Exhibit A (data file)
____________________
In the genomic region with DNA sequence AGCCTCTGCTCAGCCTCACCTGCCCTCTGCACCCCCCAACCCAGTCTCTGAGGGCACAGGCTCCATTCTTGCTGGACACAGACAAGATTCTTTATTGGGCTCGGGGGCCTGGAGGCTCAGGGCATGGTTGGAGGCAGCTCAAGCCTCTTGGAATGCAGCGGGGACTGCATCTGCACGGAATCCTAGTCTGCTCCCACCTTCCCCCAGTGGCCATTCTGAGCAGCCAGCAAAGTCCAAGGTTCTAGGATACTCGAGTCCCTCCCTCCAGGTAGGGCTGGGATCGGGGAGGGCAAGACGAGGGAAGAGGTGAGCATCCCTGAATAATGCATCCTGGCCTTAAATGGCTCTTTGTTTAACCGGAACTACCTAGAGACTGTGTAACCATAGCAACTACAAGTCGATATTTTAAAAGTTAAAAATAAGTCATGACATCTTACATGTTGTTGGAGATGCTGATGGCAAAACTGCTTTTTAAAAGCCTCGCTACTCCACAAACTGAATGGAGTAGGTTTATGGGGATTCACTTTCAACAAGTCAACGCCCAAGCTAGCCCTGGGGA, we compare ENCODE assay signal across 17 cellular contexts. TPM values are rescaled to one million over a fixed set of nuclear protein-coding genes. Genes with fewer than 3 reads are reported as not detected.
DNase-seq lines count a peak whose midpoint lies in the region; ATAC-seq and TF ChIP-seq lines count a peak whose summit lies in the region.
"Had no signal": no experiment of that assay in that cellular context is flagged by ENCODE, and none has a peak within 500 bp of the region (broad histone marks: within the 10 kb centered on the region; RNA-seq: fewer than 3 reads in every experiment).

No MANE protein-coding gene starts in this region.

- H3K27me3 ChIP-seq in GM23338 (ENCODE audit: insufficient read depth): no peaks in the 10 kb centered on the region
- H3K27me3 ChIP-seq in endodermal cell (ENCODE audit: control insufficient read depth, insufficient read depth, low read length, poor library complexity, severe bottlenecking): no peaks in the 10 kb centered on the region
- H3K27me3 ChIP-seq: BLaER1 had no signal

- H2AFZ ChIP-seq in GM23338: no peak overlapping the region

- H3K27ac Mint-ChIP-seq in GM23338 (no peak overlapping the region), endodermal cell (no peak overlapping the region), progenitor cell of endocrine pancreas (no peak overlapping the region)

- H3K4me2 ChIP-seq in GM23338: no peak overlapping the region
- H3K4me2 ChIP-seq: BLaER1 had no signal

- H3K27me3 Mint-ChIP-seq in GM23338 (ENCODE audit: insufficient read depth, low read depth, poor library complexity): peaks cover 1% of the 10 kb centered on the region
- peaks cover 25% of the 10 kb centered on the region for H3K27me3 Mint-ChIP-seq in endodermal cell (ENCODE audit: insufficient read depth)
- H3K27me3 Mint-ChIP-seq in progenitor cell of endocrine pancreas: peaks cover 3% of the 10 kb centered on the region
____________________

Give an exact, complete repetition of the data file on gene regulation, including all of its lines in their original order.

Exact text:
In the genomic region with DNA sequence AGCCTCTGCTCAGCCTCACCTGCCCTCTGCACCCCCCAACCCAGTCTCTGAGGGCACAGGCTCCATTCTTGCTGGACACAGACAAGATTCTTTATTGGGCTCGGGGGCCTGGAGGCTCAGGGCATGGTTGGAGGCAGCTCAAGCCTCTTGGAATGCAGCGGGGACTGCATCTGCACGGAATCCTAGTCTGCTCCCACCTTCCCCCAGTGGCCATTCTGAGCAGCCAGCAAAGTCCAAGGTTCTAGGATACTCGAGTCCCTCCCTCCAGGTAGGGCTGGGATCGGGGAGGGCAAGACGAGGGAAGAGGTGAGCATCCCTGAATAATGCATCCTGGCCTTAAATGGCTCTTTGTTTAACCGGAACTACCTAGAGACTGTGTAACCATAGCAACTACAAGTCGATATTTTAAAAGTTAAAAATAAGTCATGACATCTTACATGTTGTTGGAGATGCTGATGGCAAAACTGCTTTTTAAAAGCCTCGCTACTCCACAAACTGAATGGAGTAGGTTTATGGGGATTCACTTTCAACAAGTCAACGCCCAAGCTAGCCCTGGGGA, we compare ENCODE assay signal across 17 cellular contexts. TPM values are rescaled to one million over a fixed set of nuclear protein-coding genes. Genes with fewer than 3 reads are reported as not detected.
DNase-seq lines count a peak whose midpoint lies in the region; ATAC-seq and TF ChIP-seq lines count a peak whose summit lies in the region.
"Had no signal": no experiment of that assay in that cellular context is flagged by ENCODE, and none has a peak within 500 bp of the region (broad histone marks: within the 10 kb centered on the region; RNA-seq: fewer than 3 reads in every experiment).

No MANE protein-coding gene starts in this region.

- H3K27me3 ChIP-seq in GM23338 (ENCODE audit: insufficient read depth): no peaks in the 10 kb centered on the region
- H3K27me3 ChIP-seq in endodermal cell (ENCODE audit: control insufficient read depth, insufficient read depth, low read length, poor library complexity, severe bottlenecking): no peaks in the 10 kb centered on the region
- H3K27me3 ChIP-seq: BLaER1 had no signal

- H2AFZ ChIP-seq in GM23338: no peak overlapping the region

- H3K27ac Mint-ChIP-seq in GM23338 (no peak overlapping the region), endodermal cell (no peak overlapping the region), progenitor cell of endocrine pancreas (no peak overlapping the region)

- H3K4me2 ChIP-seq in GM23338: no peak overlapping the region
- H3K4me2 ChIP-seq: BLaER1 had no signal

- H3K27me3 Mint-ChIP-seq in GM23338 (ENCODE audit: insufficient read depth, low read depth, poor library complexity): peaks cover 1% of the 10 kb centered on the region
- peaks cover 25% of the 10 kb centered on the region for H3K27me3 Mint-ChIP-seq in endodermal cell (ENCODE audit: insufficient read depth)
- H3K27me3 Mint-ChIP-seq in progenitor cell of endocrine pancreas: peaks cover 3% of the 10 kb centered on the region